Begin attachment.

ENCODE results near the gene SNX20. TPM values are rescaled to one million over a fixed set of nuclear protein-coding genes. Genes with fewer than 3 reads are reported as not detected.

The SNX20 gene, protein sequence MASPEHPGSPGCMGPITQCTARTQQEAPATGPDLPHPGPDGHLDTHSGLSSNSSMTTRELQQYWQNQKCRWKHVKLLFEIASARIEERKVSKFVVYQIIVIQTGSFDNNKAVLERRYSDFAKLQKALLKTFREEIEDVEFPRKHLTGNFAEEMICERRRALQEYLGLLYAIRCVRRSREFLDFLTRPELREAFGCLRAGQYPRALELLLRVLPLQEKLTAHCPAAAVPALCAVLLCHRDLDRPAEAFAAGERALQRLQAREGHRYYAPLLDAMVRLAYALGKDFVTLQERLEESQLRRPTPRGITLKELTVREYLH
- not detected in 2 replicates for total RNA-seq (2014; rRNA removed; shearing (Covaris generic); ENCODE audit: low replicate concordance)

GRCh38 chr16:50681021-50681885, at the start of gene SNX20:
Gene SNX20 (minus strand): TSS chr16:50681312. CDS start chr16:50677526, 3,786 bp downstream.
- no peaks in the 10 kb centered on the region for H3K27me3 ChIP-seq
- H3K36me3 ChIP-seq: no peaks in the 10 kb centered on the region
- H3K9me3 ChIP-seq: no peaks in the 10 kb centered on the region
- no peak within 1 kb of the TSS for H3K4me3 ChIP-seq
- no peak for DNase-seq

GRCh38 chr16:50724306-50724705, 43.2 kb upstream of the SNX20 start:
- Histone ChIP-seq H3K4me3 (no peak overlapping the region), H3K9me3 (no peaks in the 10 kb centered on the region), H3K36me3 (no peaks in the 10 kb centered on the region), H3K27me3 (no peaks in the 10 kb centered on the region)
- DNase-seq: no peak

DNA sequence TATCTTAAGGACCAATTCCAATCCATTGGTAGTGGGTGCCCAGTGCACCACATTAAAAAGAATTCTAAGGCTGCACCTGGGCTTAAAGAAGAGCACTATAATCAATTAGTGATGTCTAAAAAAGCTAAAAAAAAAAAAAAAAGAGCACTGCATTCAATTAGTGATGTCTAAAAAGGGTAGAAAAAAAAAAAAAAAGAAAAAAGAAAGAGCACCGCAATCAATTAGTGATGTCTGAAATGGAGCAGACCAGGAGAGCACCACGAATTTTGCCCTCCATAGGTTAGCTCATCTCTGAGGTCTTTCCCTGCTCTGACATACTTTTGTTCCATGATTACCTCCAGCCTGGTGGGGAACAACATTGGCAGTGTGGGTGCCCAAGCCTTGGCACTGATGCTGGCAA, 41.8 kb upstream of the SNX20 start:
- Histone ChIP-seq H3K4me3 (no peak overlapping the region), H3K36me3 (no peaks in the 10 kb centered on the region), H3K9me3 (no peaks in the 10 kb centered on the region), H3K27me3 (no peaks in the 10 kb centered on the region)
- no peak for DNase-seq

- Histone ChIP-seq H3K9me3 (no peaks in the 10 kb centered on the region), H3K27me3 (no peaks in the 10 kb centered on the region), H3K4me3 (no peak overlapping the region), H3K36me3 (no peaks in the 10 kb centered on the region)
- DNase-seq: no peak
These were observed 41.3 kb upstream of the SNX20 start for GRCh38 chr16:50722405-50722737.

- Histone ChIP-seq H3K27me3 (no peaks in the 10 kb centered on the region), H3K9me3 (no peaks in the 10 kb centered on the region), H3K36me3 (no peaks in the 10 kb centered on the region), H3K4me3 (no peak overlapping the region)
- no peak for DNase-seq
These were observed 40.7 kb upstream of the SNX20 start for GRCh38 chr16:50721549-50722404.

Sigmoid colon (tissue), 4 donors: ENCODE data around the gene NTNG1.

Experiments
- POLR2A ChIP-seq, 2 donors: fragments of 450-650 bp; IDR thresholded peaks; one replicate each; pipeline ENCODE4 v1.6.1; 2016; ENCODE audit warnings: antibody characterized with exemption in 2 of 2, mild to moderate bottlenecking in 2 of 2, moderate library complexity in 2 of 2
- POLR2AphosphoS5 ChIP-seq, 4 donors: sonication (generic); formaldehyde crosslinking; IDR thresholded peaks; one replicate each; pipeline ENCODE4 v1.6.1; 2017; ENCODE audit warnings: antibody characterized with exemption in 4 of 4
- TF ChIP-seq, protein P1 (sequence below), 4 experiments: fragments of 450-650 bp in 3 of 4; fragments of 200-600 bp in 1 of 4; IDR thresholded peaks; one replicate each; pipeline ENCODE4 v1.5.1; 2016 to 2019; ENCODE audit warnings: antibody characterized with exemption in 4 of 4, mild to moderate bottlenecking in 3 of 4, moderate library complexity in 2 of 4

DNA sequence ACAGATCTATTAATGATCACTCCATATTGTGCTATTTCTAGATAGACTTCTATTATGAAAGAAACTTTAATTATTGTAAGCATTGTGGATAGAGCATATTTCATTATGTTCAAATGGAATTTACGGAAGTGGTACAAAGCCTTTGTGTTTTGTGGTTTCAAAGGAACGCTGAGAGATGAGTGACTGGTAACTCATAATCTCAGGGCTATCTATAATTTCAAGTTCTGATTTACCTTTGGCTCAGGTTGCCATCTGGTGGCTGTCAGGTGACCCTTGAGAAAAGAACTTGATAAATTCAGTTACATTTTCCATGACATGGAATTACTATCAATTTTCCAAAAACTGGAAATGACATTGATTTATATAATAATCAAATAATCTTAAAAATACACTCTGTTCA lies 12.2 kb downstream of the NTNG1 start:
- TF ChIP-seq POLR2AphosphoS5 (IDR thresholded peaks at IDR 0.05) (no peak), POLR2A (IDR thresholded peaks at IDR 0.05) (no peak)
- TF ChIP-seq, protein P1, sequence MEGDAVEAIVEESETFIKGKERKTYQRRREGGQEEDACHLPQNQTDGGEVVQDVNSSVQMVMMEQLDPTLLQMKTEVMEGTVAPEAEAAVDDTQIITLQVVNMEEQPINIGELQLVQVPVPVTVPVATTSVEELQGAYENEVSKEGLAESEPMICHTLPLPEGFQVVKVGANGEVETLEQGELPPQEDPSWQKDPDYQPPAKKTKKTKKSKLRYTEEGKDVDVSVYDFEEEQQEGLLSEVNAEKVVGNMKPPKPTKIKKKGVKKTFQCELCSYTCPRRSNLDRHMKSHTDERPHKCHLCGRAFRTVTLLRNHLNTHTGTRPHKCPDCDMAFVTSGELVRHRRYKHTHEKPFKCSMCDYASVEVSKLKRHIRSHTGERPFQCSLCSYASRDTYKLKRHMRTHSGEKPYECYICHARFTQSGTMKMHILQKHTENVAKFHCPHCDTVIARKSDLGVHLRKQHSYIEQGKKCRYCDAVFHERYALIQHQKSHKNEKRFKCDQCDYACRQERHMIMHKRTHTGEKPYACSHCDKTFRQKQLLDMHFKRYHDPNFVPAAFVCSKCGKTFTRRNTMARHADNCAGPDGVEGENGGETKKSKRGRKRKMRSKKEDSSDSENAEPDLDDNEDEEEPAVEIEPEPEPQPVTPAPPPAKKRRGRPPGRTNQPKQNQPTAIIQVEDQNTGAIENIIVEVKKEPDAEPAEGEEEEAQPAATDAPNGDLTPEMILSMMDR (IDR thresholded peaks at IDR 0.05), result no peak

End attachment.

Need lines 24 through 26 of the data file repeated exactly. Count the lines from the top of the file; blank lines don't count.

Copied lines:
Experiments
- POLR2A ChIP-seq, 2 donors: fragments of 450-650 bp; IDR thresholded peaks; one replicate each; pipeline ENCODE4 v1.6.1; 2016; ENCODE audit warnings: antibody characterized with exemption in 2 of 2, mild to moderate bottlenecking in 2 of 2, moderate library complexity in 2 of 2
- POLR2AphosphoS5 ChIP-seq, 4 donors: sonication (generic); formaldehyde crosslinking; IDR thresholded peaks; one replicate each; pipeline ENCODE4 v1.6.1; 2017; ENCODE audit warnings: antibody characterized with exemption in 4 of 4